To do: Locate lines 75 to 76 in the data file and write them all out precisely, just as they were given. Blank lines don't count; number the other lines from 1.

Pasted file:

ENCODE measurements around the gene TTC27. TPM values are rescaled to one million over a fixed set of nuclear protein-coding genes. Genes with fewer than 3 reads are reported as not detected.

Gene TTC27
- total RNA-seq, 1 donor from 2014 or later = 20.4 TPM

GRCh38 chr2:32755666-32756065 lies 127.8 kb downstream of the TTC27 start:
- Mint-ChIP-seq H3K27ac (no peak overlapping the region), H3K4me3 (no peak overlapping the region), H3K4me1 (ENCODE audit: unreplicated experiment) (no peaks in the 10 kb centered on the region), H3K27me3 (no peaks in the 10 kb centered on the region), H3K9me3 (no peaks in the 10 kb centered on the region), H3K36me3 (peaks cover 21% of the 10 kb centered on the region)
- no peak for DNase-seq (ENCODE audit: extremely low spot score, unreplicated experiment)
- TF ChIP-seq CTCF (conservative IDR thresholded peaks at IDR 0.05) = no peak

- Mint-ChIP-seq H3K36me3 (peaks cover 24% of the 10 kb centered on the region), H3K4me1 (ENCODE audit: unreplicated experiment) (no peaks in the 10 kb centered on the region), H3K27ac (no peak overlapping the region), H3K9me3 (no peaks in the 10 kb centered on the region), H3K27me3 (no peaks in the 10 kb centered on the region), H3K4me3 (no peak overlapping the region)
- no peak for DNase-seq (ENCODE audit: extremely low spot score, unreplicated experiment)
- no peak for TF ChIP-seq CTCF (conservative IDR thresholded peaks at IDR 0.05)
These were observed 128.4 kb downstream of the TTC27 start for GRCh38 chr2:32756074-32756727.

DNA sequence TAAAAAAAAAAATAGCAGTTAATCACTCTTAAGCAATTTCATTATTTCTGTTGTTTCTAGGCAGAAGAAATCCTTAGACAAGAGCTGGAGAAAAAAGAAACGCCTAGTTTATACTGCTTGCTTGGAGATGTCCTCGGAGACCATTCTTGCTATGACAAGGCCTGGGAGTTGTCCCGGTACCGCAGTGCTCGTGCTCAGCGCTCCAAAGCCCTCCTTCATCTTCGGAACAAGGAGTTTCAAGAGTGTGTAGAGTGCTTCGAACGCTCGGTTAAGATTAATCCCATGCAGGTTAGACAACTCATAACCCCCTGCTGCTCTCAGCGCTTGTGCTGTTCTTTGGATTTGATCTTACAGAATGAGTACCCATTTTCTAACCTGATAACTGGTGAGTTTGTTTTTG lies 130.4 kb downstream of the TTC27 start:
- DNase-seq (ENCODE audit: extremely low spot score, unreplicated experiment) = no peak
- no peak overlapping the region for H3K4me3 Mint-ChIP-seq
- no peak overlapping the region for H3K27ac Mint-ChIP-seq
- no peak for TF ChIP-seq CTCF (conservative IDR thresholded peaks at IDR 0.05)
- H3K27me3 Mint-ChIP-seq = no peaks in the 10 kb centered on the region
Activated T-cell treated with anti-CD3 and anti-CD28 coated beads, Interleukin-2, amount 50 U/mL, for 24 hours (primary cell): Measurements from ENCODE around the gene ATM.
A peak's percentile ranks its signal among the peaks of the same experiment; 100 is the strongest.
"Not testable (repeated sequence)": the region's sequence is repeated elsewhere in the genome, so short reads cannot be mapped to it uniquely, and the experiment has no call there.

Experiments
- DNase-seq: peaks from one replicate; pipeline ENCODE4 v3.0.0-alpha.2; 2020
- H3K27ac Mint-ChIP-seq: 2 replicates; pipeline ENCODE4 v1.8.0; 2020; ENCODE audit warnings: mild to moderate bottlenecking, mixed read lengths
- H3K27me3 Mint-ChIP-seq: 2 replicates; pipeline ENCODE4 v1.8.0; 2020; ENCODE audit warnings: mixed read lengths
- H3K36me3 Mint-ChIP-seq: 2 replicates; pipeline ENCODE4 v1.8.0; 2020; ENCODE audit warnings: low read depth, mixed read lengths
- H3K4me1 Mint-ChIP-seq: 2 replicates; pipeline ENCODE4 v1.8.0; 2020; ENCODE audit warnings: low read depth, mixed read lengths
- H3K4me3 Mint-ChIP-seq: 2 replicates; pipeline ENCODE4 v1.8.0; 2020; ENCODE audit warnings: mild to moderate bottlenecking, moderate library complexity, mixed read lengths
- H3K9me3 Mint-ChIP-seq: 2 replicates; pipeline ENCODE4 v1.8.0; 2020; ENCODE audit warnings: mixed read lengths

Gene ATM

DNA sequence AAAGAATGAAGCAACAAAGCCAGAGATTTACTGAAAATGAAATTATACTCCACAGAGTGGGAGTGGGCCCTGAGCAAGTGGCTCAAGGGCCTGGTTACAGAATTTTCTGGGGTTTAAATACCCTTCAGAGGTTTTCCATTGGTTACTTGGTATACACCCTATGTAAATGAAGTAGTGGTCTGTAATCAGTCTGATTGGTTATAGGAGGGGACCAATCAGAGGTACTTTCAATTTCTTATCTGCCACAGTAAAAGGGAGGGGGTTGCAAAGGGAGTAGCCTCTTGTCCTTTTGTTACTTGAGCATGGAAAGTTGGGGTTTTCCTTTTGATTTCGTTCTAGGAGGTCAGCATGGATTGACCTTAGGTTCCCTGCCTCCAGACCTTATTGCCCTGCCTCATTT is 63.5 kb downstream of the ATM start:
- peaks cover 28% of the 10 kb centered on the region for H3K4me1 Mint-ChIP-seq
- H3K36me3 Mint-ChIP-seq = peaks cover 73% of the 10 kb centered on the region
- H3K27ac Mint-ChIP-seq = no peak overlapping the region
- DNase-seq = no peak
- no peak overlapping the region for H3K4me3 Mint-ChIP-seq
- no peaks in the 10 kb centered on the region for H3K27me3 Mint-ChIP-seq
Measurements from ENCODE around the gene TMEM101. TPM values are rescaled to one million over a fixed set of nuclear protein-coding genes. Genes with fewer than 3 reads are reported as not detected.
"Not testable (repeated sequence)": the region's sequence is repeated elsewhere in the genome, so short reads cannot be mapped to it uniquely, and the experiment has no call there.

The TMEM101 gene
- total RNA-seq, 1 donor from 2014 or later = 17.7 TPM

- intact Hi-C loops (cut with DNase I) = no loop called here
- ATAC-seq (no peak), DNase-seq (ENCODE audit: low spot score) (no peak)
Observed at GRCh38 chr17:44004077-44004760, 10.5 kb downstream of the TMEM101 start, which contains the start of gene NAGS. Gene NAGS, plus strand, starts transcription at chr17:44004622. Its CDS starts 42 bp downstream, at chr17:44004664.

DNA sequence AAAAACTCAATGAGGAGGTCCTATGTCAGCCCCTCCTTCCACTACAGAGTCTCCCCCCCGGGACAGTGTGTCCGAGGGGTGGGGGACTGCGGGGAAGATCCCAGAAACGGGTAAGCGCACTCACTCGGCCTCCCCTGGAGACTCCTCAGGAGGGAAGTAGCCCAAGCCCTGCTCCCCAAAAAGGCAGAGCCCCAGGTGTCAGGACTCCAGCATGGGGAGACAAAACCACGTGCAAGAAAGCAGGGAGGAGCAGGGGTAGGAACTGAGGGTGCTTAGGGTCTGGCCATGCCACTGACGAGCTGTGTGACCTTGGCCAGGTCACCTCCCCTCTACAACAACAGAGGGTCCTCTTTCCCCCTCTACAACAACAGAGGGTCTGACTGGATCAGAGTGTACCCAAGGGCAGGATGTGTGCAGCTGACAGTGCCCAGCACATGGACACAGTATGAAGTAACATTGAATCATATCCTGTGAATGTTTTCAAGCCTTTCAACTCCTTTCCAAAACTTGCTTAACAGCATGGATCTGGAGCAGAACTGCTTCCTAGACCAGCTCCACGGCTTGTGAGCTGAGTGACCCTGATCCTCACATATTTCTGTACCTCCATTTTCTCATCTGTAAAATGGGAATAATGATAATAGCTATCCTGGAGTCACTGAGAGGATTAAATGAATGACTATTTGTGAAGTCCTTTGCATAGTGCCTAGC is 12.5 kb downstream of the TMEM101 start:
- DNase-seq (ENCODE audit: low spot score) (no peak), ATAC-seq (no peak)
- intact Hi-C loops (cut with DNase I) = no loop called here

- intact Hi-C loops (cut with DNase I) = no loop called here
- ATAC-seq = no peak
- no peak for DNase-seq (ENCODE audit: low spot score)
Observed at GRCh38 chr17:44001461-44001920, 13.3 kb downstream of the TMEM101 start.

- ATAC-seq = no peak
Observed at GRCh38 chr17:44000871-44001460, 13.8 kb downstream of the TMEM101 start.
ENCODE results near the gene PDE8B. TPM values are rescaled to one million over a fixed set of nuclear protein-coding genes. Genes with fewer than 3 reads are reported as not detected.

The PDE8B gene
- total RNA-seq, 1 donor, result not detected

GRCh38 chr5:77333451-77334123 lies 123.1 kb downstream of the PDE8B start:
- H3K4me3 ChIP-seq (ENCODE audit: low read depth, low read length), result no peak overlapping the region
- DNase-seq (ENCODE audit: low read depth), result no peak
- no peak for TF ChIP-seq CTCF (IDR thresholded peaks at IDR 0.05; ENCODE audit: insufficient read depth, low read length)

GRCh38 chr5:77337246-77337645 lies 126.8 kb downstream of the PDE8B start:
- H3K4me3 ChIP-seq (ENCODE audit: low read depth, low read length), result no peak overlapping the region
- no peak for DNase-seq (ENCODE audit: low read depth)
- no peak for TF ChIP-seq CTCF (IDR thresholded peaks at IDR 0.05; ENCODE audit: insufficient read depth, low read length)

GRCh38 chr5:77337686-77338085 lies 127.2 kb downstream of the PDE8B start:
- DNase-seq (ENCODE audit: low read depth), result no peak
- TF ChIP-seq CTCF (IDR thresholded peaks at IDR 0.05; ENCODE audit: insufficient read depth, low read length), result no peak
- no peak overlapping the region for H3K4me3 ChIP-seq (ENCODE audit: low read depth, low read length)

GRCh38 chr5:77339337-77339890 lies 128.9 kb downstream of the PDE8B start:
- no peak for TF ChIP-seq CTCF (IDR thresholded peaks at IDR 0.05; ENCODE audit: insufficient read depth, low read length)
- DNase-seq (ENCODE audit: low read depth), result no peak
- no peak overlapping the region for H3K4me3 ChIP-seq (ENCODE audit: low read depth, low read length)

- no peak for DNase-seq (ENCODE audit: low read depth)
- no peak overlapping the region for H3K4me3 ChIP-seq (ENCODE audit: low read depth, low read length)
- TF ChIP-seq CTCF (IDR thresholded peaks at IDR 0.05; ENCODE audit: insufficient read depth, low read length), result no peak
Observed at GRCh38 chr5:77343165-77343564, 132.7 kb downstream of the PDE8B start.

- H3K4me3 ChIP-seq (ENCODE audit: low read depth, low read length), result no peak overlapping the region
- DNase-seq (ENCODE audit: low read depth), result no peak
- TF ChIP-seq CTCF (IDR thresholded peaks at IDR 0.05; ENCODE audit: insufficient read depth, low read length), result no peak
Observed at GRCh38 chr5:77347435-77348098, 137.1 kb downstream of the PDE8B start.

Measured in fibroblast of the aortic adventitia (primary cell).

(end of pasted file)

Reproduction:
Observed at GRCh38 chr5:77343165-77343564, 132.7 kb downstream of the PDE8B start.

- H3K4me3 ChIP-seq (ENCODE audit: low read depth, low read length), result no peak overlapping the region